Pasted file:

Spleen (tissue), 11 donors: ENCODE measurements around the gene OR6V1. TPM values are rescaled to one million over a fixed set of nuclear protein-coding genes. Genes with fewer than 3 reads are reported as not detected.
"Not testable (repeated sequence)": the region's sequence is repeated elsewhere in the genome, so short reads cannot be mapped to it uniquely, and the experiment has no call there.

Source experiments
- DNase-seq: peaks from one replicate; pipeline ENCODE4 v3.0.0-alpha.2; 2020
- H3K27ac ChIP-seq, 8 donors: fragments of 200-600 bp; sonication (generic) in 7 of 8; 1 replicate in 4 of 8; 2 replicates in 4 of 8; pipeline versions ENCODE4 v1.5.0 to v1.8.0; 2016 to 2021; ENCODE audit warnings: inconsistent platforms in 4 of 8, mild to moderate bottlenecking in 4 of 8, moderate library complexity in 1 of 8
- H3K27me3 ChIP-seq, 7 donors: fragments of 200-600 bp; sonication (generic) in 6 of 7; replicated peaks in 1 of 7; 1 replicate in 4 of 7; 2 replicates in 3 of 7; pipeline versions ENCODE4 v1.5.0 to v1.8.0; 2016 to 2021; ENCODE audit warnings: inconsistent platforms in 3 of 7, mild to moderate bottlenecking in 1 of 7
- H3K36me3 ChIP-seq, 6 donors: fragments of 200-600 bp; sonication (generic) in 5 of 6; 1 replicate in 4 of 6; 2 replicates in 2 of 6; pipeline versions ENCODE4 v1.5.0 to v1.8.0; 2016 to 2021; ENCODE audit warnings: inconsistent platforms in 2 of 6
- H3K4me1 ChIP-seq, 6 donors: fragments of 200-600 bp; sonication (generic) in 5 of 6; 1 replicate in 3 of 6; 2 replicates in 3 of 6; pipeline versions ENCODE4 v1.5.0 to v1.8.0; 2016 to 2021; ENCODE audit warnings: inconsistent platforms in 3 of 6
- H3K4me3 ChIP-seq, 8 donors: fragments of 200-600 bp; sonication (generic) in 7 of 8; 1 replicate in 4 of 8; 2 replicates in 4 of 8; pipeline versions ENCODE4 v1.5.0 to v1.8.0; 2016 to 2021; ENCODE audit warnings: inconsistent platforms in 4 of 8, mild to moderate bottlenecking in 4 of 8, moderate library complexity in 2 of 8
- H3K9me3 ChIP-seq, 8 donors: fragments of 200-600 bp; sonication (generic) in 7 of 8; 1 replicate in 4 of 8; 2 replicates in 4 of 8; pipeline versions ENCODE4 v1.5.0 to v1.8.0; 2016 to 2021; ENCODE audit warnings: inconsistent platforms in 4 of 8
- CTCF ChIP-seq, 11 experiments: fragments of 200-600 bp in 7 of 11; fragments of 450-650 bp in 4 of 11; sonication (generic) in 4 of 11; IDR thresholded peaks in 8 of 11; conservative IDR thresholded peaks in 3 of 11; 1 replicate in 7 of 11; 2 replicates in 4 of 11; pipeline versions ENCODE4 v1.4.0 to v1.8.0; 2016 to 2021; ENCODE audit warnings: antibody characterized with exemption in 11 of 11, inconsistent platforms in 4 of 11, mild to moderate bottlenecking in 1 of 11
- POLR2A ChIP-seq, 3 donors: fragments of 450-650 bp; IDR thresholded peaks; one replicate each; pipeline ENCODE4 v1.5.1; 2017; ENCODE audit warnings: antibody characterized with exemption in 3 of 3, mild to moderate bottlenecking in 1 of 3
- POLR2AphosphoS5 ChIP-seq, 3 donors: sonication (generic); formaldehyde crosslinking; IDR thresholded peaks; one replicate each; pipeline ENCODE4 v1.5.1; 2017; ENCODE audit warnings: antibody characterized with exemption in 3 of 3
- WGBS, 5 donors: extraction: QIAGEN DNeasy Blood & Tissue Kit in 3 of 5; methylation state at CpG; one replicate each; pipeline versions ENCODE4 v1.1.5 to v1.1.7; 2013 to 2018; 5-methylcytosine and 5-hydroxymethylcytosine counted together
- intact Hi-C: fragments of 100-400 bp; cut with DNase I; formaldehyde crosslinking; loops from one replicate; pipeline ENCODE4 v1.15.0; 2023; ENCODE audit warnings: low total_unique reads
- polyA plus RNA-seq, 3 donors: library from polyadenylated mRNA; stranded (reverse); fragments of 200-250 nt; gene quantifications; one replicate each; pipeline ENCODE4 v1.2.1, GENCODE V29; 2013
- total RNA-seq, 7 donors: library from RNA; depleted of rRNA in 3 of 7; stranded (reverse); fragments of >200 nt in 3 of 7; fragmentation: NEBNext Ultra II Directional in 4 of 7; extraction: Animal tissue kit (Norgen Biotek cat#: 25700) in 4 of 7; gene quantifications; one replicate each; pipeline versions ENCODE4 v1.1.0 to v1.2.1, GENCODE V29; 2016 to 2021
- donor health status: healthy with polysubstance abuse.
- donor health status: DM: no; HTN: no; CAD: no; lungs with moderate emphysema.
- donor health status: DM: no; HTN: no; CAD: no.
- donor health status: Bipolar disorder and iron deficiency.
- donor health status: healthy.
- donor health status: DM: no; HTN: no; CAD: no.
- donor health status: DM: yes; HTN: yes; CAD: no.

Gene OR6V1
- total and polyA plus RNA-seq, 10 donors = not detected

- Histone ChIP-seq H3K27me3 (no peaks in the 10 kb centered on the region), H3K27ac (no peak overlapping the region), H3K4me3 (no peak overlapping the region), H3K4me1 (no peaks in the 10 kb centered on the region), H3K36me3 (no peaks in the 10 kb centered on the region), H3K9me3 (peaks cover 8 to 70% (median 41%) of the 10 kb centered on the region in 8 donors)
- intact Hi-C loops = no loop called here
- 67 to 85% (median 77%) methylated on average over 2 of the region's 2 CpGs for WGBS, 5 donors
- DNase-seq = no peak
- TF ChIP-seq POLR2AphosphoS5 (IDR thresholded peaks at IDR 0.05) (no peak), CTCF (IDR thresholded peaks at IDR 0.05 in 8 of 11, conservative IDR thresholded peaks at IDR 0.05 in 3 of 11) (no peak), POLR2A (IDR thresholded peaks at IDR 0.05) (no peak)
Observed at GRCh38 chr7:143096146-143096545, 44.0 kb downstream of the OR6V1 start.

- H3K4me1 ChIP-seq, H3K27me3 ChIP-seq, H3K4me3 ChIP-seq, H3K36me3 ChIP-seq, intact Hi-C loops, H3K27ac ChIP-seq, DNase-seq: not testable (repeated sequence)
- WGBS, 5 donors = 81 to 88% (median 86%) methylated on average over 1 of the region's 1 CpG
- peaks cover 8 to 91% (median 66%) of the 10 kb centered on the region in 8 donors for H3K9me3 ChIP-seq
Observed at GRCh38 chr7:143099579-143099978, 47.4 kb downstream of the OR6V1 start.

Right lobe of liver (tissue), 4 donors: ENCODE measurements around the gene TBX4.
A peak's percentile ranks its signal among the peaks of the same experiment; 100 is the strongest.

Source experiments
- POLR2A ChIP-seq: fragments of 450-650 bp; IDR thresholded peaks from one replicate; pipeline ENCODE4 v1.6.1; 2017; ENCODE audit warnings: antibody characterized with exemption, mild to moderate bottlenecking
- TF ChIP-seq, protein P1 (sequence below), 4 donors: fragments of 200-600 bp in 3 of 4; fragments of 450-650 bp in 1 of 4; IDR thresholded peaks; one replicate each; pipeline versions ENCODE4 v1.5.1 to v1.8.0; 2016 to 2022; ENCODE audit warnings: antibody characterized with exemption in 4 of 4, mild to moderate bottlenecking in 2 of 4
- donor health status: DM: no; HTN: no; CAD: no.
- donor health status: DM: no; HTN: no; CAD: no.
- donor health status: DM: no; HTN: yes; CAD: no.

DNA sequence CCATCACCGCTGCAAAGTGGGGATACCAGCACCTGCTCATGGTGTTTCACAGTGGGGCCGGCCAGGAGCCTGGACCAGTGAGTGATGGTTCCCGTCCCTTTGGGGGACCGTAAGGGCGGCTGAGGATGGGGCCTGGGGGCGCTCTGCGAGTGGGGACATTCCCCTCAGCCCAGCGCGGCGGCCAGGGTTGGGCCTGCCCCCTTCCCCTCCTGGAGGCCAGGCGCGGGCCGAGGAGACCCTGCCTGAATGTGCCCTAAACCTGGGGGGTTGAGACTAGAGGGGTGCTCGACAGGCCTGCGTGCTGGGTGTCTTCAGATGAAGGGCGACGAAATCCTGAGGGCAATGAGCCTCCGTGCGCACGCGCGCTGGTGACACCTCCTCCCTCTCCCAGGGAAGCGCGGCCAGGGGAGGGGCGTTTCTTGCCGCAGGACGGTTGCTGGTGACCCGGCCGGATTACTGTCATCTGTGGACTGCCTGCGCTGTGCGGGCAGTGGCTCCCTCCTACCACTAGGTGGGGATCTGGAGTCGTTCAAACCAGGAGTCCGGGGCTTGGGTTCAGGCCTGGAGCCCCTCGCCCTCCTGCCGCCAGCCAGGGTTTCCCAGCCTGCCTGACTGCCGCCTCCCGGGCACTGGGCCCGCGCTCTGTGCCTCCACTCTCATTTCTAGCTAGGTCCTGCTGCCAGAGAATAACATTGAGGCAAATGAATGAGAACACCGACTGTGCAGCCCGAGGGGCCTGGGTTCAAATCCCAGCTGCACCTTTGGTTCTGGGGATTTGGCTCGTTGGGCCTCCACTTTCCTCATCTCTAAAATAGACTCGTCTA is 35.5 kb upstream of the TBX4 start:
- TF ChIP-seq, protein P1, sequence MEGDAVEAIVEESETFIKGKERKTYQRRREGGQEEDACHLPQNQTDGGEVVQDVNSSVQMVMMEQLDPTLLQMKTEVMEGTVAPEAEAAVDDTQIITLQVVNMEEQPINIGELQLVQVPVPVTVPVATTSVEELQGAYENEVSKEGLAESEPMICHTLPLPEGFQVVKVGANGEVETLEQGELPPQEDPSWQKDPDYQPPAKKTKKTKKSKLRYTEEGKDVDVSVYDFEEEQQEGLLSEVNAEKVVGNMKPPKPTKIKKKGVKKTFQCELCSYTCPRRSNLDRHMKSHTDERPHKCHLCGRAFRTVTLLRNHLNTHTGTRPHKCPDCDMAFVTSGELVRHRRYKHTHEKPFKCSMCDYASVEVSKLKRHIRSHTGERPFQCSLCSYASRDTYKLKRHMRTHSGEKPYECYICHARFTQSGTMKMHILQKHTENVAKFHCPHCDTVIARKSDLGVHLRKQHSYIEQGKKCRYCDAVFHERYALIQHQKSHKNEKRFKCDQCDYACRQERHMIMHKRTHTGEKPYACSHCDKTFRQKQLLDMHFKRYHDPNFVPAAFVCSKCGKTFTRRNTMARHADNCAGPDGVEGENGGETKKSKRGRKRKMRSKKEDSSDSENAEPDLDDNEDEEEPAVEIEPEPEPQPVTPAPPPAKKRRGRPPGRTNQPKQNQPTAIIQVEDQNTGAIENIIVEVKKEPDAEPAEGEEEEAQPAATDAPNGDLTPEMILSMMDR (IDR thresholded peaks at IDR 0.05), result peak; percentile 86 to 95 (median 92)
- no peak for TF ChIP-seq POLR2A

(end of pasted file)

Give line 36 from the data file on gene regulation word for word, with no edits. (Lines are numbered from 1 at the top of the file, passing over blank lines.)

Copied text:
Observed at GRCh38 chr7:143099579-143099978, 47.4 kb downstream of the OR6V1 start.